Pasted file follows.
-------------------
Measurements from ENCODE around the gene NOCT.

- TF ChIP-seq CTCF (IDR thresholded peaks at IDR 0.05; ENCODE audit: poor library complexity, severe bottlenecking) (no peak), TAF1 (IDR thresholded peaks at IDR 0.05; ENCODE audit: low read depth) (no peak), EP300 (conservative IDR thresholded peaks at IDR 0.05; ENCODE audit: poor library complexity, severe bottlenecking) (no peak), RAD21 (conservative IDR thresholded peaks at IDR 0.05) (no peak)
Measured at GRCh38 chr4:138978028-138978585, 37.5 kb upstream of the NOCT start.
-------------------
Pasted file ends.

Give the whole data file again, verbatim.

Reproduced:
Measurements from ENCODE around the gene NOCT.

- TF ChIP-seq CTCF (IDR thresholded peaks at IDR 0.05; ENCODE audit: poor library complexity, severe bottlenecking) (no peak), TAF1 (IDR thresholded peaks at IDR 0.05; ENCODE audit: low read depth) (no peak), EP300 (conservative IDR thresholded peaks at IDR 0.05; ENCODE audit: poor library complexity, severe bottlenecking) (no peak), RAD21 (conservative IDR thresholded peaks at IDR 0.05) (no peak)
Measured at GRCh38 chr4:138978028-138978585, 37.5 kb upstream of the NOCT start.